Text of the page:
while(!condition(value){
          value = yield action(value);
          yield Promise.delay(delay);
    }
});
Collaborator

benjamingr commented Feb 19, 2015

Here is how I'd implement a while loop using bluebird:

var promiseWhile  = BPromise.coroutine(function*(delay, condition, action, value) {
    while(!condition(value){
          value = yield action(value);
          yield Promise.delay(delay);
    }
});
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colmaengus Feb 19, 2015

Looks nice but unfortunately for now we are using node 0.10 so we can't use generators.

colmaengus commented Feb 19, 2015

Looks nice but unfortunately for now we are using node 0.10 so we can't use generators.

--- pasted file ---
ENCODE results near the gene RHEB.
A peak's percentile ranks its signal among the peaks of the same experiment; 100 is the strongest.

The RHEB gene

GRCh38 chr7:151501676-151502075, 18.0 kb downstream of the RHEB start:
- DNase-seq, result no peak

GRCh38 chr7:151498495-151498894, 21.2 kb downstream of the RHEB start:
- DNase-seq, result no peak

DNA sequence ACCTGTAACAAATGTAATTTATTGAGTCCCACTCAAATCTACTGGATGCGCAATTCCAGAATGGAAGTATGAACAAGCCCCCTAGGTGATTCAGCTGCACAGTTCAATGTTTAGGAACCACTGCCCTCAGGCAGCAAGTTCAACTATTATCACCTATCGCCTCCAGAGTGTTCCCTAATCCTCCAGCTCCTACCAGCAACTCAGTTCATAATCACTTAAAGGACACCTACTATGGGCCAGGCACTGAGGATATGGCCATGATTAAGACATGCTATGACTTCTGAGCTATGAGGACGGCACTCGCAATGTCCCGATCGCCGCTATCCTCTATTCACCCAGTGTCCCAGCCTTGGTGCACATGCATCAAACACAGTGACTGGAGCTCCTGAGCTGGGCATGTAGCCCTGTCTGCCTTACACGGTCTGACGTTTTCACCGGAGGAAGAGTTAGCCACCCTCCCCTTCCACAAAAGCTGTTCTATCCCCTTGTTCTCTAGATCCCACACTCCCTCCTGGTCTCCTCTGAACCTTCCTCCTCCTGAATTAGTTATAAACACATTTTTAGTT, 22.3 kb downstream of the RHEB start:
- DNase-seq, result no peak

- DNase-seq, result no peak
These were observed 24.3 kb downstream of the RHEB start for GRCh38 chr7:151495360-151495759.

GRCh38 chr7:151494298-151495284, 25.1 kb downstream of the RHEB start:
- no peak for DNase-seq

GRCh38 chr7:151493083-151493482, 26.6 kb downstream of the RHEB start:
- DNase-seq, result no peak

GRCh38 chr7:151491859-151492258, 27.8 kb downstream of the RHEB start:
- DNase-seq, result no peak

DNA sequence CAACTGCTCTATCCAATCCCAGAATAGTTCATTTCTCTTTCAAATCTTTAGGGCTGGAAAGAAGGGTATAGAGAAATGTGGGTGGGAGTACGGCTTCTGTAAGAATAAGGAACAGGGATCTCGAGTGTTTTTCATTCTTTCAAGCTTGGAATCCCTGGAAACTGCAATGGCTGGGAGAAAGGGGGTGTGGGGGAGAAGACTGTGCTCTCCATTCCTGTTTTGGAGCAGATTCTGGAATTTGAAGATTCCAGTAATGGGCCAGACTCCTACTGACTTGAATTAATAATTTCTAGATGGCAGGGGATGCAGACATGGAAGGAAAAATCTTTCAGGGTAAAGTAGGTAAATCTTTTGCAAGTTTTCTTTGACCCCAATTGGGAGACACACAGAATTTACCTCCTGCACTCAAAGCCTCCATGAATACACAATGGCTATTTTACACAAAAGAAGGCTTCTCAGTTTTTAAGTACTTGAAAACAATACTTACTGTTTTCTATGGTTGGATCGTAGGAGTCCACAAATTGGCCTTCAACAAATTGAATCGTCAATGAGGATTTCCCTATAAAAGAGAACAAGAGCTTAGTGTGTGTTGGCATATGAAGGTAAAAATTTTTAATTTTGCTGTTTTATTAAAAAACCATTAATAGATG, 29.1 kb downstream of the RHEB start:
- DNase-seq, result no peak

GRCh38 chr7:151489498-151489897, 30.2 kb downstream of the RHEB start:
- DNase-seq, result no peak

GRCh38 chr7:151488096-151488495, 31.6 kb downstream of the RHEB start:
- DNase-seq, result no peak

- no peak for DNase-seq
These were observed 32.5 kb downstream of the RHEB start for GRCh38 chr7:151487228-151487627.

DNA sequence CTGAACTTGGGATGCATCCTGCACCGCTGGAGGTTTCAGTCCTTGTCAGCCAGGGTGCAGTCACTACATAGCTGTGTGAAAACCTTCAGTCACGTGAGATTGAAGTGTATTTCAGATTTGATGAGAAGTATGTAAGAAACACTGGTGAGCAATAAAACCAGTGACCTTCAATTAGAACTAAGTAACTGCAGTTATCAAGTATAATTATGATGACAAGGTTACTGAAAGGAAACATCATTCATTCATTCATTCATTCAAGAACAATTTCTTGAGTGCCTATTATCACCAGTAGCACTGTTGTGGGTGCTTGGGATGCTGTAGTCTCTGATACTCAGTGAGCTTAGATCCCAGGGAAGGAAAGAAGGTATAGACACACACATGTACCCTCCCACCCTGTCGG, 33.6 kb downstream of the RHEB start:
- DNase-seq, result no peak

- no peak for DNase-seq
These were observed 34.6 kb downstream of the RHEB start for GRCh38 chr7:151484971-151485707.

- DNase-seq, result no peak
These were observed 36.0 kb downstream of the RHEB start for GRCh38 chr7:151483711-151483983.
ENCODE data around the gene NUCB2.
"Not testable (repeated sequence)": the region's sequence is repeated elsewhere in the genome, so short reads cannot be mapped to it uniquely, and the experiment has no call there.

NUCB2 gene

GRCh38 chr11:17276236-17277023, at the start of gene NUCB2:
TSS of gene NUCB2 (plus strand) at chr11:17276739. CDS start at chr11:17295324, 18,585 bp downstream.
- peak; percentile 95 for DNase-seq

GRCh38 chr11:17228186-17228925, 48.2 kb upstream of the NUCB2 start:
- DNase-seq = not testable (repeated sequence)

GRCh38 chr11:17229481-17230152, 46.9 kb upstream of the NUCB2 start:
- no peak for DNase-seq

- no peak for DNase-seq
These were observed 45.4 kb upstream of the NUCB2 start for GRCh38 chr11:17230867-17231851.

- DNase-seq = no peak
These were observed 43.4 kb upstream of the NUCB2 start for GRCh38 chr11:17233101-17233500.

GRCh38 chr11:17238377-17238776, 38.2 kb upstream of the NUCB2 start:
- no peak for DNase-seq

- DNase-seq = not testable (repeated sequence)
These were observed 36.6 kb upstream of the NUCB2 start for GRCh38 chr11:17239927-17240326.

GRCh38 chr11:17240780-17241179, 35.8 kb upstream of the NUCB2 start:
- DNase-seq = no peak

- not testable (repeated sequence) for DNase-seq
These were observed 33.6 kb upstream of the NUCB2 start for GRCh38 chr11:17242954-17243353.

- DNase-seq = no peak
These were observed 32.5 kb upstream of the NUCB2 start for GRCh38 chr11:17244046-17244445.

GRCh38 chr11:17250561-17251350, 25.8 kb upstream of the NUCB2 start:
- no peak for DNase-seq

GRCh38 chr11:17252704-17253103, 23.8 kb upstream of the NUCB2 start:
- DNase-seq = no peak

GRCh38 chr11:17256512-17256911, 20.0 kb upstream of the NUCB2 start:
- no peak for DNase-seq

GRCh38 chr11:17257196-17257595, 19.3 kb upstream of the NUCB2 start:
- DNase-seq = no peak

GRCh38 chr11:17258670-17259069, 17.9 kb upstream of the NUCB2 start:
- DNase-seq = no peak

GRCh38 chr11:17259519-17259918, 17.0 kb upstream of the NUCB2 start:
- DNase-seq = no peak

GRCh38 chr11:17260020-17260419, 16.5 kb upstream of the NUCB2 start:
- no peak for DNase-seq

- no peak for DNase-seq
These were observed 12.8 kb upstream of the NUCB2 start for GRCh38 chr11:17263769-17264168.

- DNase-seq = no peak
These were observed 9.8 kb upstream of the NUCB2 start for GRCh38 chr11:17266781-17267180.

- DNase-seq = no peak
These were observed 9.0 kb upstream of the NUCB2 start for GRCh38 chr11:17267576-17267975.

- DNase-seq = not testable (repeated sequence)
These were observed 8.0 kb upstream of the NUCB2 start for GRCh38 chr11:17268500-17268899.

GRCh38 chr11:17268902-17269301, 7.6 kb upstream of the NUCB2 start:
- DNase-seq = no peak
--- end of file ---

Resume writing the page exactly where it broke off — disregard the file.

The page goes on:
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petkaantonov Feb 19, 2015

Owner

There is no need to implement any helper in the first place, just use recursion

(function loop(value) {
  if (value != 100000) {
    return Promise.delay(10).then(function() {
      console.log('value:' + value);
      return value + 1;
    }).then(loop);
  }
  return Promise.resolve(value);
})(0);
Owner

petkaantonov commented Feb 19, 2015

There is no need to implement any helper in the first place, just use recursion

(function loop(value) {
  if (value != 100000) {
    return Promise.delay(10).then(function() {
      console.log('value:' + value);
      return value + 1;
    }).then(loop);
  }
  return Promise.resolve(value);
})(0);
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colmaengus Feb 19, 2015